CNN invited hate group leader Randy Thomasson to appear on the network to condemn a new California law ensuring the rights of transgender teens to use facilities and participate in programs corresponding to their gender identities. Thomasson appeared along with the Transgender Law Center’s Masen Davis, a transgender male. At the end of the segment, Thomasson told Davis and host Brooke Baldwin, “Hey, good to talk to you ladies.”
Appearing on the August 13 edition of CNN Newsroom, Thomasson, president of the anti-LGBT hate group Save California, peddled standard transphobic tropes about “sexually confused” transgender individuals, before closing with his snide remark:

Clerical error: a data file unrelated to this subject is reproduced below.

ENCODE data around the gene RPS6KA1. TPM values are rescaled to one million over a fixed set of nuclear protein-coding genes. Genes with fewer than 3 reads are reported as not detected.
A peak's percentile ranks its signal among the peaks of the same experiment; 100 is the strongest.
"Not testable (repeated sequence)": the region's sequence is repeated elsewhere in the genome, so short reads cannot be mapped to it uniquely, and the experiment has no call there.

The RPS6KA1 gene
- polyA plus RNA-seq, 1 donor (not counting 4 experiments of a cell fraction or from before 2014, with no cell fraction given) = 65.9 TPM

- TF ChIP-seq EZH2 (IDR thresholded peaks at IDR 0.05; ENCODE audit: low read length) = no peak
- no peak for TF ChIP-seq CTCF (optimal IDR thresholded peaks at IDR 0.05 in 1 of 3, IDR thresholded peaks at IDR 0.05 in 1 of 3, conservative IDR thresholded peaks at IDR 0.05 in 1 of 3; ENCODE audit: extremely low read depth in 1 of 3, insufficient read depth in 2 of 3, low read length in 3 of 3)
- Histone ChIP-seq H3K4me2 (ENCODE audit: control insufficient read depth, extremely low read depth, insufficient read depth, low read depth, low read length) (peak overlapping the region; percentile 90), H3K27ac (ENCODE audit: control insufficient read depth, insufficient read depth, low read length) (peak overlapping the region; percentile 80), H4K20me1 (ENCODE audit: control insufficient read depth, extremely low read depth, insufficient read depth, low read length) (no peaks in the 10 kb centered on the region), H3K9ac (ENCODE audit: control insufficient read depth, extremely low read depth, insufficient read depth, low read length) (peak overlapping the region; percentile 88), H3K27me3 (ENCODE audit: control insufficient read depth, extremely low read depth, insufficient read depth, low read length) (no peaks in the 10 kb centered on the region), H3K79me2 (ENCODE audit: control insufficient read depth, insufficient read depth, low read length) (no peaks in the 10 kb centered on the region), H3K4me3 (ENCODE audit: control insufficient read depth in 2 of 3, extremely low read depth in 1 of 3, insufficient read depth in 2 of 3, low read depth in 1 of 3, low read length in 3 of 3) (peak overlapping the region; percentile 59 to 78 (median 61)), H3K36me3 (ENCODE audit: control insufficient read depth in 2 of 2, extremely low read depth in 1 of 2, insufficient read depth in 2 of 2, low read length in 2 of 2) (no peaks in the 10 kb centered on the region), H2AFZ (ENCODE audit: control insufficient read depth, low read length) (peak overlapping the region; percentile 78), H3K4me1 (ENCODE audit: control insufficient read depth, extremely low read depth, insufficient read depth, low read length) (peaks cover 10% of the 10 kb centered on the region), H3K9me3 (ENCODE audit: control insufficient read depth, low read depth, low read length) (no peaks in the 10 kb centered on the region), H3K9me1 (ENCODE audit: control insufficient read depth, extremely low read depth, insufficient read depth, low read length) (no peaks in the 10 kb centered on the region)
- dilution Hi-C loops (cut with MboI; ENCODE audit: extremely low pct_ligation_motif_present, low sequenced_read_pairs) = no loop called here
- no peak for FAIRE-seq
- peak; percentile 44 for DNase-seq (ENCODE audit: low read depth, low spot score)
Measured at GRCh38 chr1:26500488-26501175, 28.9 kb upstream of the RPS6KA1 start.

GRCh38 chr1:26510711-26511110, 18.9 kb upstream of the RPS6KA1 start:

Such mean-spiritedness has been a hallmark of Thomasson’s work, so it is unclear why CNN saw fit to grant him a platform to spew his hatred. Thomasson routinely employs apocalyptic, hysterical rhetoric to denounce the LGBT movement. He has:
Continue reading at: http://equalitymatters.org/blog/201308130004
Media Matters: On CNN, Hate Group Leader Calls Transgender Man A Lady
From The Washington Blade: http://www.washingtonblade.com/2013/08/13/doma-benefit-issues/
By Chris Johnson
on August 13, 2013
Following the Supreme Court’s decision striking down the Defense of Marriage Act, the extent to which many federal benefits — taxes, Social Security, veterans benefits and family leave — will flow to married same-sex couples remains in question.